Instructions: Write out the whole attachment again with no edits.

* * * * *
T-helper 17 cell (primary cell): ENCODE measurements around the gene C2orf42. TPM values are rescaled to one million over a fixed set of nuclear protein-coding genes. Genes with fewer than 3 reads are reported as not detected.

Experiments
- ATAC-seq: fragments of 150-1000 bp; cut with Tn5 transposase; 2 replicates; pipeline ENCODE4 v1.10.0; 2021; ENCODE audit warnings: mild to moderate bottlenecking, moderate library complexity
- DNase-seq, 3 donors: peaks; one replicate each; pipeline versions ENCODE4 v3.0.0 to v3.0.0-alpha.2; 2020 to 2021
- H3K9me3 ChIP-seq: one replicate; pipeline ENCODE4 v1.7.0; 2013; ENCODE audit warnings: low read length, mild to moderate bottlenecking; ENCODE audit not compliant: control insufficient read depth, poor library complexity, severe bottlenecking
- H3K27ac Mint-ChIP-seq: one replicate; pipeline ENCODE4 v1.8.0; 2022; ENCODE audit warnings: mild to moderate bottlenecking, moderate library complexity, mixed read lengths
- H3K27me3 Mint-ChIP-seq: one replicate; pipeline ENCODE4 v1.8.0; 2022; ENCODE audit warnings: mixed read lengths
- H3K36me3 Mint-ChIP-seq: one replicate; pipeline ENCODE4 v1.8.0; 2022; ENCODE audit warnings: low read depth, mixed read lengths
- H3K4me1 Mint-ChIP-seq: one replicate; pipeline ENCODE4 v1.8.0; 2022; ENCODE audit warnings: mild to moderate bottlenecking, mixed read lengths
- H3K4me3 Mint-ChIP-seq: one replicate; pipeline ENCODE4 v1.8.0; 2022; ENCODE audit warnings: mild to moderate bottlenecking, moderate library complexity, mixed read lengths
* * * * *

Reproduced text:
T-helper 17 cell (primary cell): ENCODE measurements around the gene C2orf42. TPM values are rescaled to one million over a fixed set of nuclear protein-coding genes. Genes with fewer than 3 reads are reported as not detected.

Experiments
- ATAC-seq: fragments of 150-1000 bp; cut with Tn5 transposase; 2 replicates; pipeline ENCODE4 v1.10.0; 2021; ENCODE audit warnings: mild to moderate bottlenecking, moderate library complexity
- DNase-seq, 3 donors: peaks; one replicate each; pipeline versions ENCODE4 v3.0.0 to v3.0.0-alpha.2; 2020 to 2021
- H3K9me3 ChIP-seq: one replicate; pipeline ENCODE4 v1.7.0; 2013; ENCODE audit warnings: low read length, mild to moderate bottlenecking; ENCODE audit not compliant: control insufficient read depth, poor library complexity, severe bottlenecking
- H3K27ac Mint-ChIP-seq: one replicate; pipeline ENCODE4 v1.8.0; 2022; ENCODE audit warnings: mild to moderate bottlenecking, moderate library complexity, mixed read lengths
- H3K27me3 Mint-ChIP-seq: one replicate; pipeline ENCODE4 v1.8.0; 2022; ENCODE audit warnings: mixed read lengths
- H3K36me3 Mint-ChIP-seq: one replicate; pipeline ENCODE4 v1.8.0; 2022; ENCODE audit warnings: low read depth, mixed read lengths
- H3K4me1 Mint-ChIP-seq: one replicate; pipeline ENCODE4 v1.8.0; 2022; ENCODE audit warnings: mild to moderate bottlenecking, mixed read lengths
- H3K4me3 Mint-ChIP-seq: one replicate; pipeline ENCODE4 v1.8.0; 2022; ENCODE audit warnings: mild to moderate bottlenecking, moderate library complexity, mixed read lengths